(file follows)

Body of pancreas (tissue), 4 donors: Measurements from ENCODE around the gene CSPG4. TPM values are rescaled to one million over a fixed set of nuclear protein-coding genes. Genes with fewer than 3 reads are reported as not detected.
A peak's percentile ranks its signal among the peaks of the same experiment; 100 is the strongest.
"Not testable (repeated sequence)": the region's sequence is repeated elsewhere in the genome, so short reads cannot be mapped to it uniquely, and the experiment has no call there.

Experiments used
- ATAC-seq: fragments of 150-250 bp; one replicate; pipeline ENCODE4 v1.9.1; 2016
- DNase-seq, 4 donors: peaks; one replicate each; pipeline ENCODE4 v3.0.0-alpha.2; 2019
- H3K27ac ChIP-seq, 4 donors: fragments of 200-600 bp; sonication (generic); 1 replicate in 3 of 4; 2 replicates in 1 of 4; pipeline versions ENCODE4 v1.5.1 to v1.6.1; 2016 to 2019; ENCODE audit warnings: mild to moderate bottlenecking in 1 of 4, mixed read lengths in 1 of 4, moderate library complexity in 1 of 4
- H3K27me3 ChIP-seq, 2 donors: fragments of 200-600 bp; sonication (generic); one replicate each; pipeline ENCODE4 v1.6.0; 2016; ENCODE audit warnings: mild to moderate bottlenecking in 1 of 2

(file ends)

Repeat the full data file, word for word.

Body of pancreas (tissue), 4 donors: Measurements from ENCODE around the gene CSPG4. TPM values are rescaled to one million over a fixed set of nuclear protein-coding genes. Genes with fewer than 3 reads are reported as not detected.
A peak's percentile ranks its signal among the peaks of the same experiment; 100 is the strongest.
"Not testable (repeated sequence)": the region's sequence is repeated elsewhere in the genome, so short reads cannot be mapped to it uniquely, and the experiment has no call there.

Experiments used
- ATAC-seq: fragments of 150-250 bp; one replicate; pipeline ENCODE4 v1.9.1; 2016
- DNase-seq, 4 donors: peaks; one replicate each; pipeline ENCODE4 v3.0.0-alpha.2; 2019
- H3K27ac ChIP-seq, 4 donors: fragments of 200-600 bp; sonication (generic); 1 replicate in 3 of 4; 2 replicates in 1 of 4; pipeline versions ENCODE4 v1.5.1 to v1.6.1; 2016 to 2019; ENCODE audit warnings: mild to moderate bottlenecking in 1 of 4, mixed read lengths in 1 of 4, moderate library complexity in 1 of 4
- H3K27me3 ChIP-seq, 2 donors: fragments of 200-600 bp; sonication (generic); one replicate each; pipeline ENCODE4 v1.6.0; 2016; ENCODE audit warnings: mild to moderate bottlenecking in 1 of 2